Trans Artist Jamie Diaz on Parole After 30 Years in Men’s Prison

Artist and trans woman Jamie Diaz has been granted parole after serving nearly 30 years of a life sentence in a Texas men’s prison. While incarcerated, Diaz has made waves in recent years through her innumerable paintings and comics depicting the lived experiences and imagined realities of queer existence.

Diaz was born in 1958 outside of Chicago to a Mexican-American family and grew up in Houston, Texas. As a child of the ’60s, Diaz recounts being left to her own devices more often than not, finding mischief with her friends alone on the streets at night. Her mother was very supportive and nurturing of her artistic talent as a child, and accepted Diaz’s queerness as a teenager. Diaz leaned further into her art practice in adolescence and even had a brief stint as a tattoo artist.

The artist was sentenced to life in prison over drug possession and robbery connected to her opiate addiction in the mid-1990s, reportedly becoming eligible for parole by 2025 at the earliest.

Incarcerated as an out and proud queer and trans person in a Texas men’s prison, Diaz found refuge from the abuse and discrimination from other incarcerated people and correctional officers alike by diving headfirst into her art practice. Confined to the small pan of watercolors offered at the prison commissary and paintbrushes made from locks of hair, Diaz focused on delicately rendered, surreal figuration exemplifying queer love and beauty and sequential images that navigated themes of pain and suffering. Her storytelling centers queer universes with characters inspired by herself and the people in her life infused with crude humor and dry wit.

Diaz’s work finally came to light in 2013 when she connected with Gabriel Joffe, who volunteered at the time for the abolitionist organization Black and Pink, connecting LGBTQ+ civilians with incarcerated people as pen pals across the country. Diaz and Joffe developed a familial relationship over the decade through letters, paintings, and phone calls, also entwined by their own medical transitions at far different stages of life within the timeline of their connection. As her connection to the outside, Joffe helped Diaz gain attention for her artwork by building her a website and acting as her representative.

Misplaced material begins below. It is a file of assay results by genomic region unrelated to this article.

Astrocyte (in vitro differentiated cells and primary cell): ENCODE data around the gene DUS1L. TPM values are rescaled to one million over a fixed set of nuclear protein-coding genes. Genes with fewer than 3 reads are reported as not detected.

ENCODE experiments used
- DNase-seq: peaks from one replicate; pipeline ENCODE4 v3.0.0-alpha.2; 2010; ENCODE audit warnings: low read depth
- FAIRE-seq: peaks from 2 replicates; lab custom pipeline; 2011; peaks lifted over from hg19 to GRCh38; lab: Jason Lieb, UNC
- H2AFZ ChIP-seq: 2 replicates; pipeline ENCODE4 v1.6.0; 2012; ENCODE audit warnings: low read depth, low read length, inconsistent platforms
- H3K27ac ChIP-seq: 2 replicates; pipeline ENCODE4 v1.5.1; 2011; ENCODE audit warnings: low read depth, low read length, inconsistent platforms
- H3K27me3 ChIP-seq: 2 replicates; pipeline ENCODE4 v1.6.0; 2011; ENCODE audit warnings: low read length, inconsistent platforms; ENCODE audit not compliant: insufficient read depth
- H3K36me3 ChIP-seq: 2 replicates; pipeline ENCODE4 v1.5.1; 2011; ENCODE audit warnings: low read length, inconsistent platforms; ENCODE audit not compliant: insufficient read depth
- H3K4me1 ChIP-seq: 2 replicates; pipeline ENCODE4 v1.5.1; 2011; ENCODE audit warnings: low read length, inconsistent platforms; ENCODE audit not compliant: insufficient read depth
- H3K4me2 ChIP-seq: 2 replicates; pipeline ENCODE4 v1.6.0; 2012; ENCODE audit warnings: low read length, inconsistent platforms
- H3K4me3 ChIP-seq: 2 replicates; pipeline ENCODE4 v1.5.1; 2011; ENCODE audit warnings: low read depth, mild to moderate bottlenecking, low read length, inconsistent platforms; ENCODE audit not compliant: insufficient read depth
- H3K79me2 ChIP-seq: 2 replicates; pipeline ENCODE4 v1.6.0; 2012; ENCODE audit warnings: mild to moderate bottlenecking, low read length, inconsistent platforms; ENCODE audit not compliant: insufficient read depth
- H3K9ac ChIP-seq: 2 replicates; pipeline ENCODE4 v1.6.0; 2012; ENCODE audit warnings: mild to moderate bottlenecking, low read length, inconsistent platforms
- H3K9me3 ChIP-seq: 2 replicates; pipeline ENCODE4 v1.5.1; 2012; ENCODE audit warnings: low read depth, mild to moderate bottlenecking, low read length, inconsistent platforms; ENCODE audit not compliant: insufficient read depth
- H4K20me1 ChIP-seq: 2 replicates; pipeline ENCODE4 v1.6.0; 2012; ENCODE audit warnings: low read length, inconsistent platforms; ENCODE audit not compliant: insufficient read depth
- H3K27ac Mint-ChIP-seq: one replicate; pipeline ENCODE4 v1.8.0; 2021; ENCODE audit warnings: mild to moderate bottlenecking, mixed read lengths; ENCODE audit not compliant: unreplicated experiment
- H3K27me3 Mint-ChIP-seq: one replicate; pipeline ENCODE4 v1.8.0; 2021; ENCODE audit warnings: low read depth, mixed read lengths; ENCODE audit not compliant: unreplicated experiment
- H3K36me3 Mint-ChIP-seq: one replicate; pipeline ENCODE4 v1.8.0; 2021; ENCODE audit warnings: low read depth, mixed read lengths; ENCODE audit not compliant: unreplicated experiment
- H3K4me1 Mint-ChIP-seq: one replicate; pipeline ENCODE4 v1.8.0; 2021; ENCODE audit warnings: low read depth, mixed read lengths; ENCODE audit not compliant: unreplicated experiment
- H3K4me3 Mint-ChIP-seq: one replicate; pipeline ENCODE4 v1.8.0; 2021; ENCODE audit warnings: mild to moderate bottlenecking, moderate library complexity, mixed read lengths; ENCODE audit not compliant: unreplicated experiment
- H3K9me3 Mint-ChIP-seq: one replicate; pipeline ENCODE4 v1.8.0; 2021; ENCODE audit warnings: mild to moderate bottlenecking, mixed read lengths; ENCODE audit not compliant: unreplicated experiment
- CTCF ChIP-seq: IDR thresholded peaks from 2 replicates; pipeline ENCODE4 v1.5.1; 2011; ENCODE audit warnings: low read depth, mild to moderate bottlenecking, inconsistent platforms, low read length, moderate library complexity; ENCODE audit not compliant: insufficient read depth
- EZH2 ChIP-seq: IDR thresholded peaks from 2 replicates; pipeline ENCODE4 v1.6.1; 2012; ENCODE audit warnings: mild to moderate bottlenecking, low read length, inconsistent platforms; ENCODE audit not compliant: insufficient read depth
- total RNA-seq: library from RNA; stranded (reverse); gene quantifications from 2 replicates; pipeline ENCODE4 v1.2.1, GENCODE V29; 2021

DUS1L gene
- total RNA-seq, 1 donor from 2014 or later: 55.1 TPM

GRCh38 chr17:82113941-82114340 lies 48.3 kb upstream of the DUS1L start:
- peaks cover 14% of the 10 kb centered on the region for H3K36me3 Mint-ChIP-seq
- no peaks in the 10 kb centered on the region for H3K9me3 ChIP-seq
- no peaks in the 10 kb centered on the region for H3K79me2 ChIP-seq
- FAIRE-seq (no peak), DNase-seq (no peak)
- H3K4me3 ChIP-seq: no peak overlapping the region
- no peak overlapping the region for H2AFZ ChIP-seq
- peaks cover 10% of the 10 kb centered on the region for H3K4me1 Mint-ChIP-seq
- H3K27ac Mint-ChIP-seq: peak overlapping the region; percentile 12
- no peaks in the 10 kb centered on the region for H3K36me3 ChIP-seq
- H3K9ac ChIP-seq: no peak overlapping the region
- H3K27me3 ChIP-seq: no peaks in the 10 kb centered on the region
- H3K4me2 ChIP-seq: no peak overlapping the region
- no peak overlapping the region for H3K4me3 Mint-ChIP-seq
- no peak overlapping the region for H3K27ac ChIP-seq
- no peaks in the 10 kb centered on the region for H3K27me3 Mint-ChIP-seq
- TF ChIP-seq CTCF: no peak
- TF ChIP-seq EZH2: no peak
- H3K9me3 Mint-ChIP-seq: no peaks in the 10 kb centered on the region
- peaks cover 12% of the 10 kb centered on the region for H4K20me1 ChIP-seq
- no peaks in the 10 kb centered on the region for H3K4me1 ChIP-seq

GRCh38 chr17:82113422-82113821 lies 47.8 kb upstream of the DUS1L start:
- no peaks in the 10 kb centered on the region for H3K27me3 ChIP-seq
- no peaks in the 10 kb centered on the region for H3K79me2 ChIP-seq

“I want people to feel good about [seeing my art],” Diaz told Joffe during a series of interviews in 2022. “Just to understand things. To feel love and understanding, just to feel some peace … I want them to know that we’re good people.”

“Being queer, I’ve had such a hard time with it from other people, because I know how they feel about us. Not everybody, but there’s still a lot of people that hate us,” Diaz continued. “I just want people to feel good, feel some happiness when they see my work.”

Diaz was sought out by New York dealer Daniel Cooney in 2022 and had her first solo exhibition at his namesake gallery that year while still behind bars. The attention on Diaz mounted, culminating in her first published comic book, Queer Angels and Devils, in 2023 — only further stimulating her need to showcase the beauty and humor of queerness on a grander scale.

In early 2024, Diaz suffered from a major stroke that impacted some of her faculties, though she is improving slowly. Diaz was released on parole on May 31 and is focused on reintegration and recovery simultaneously — though she’s most eager to return to large-scale oil painting on canvas, as Joffe mentioned to Hyperallergic.

A more intimate look at Joffe and Diaz’s relationship and her rise as an artist is available through Karla Murthy’s short film “Love, Jamie” (2023), which is now available to stream on PBS under the American Masters series.

15 Jamies paints and brushes Photo by Gabriel Joffe Courtesy of Greene Fort Productions LLC
Jamie Diaz’s watercolor palette and brushes — some of which were made from locks of human hair

Source link

About The Author

Scroll to Top